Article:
Nothing is perfect and there are few downsides to Helicon Remote. Since it only comes with the more expensive versions of Helicon Pro, it isn't cheap. Given that I licensed Helicon Focus before there were many other good options for focus stacking, I've already bought into the system. Also, to use it, you will need to have a computer of some kind to run the program on which may entail more expense if you don't already have something that will work for your shooting needs. Computers aren't noted for being extremely durable either so shooting outdoors may entail some risk. At home, I use the laptop I'm typing on right now, but I also have a smaller netbook with a solid state drive (SSD) that I have used in the field. Canon shooters should be aware that Nikon provides finer control over the distance between focus steps. I can't speak to how much of an issue this may be since I use Nikon.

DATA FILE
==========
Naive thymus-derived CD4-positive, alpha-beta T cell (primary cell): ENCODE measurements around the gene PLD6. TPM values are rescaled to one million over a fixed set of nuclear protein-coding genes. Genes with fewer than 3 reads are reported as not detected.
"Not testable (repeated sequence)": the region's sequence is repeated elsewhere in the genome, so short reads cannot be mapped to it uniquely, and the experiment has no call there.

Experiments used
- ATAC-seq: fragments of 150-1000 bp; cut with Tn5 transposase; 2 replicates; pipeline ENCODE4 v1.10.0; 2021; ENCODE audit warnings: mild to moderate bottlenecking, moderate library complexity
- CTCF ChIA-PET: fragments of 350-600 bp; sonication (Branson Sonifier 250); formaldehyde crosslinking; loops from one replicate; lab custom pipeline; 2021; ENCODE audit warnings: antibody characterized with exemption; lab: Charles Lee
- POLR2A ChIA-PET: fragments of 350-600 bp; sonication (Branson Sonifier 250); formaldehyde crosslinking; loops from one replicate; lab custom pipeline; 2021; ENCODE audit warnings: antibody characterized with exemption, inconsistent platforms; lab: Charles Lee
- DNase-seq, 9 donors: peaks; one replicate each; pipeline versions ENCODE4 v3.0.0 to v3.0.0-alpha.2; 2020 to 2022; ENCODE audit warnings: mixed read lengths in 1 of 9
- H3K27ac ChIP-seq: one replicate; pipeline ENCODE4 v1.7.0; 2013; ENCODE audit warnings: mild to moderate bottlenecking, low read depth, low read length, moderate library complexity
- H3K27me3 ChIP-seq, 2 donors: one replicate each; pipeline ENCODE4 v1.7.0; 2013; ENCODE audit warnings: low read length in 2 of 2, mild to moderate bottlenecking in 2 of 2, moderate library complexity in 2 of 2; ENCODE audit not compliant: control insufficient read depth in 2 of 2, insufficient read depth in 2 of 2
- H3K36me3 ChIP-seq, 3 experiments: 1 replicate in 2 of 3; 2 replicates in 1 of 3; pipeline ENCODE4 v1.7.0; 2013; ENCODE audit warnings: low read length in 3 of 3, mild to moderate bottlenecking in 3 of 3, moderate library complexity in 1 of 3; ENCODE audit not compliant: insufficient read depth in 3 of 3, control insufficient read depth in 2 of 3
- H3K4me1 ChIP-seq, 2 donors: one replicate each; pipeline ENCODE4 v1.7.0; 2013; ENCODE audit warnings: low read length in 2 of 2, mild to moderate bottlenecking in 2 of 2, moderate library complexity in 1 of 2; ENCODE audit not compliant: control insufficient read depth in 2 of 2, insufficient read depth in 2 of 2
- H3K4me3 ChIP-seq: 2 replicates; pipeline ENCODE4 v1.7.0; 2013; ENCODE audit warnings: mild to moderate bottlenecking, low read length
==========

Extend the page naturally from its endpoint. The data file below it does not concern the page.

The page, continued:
The other good option I know of is using an external motorized focusing rail. Rather than changing the focus, this method moves the entire camera and lens forward and back just as one would with a manual focus rail. The most well known such solution is the StackShot from Cognisys. The system consists of the motorized focus rail together with a small control module with an LCD display. You mount your camera to the focus rail and connect it to the control module with a shutter cable (sold separately). The controller operates on 12 volts DC either by means of an AC adapter or optional battery. StackShot also has a USB interface for connection to and control from a computer. Both Helicon Focus (via Helicon Remote) and Zerene Stacker can control StackShot via USB. If you don't want to buy either program you can still operate StackShot using the standard control module. Using the StackShot seems similar to using Helicon Remote except that you control the process using buttons on the control module rather than a Windows or Mac OS program. Pretty much everything is configurable.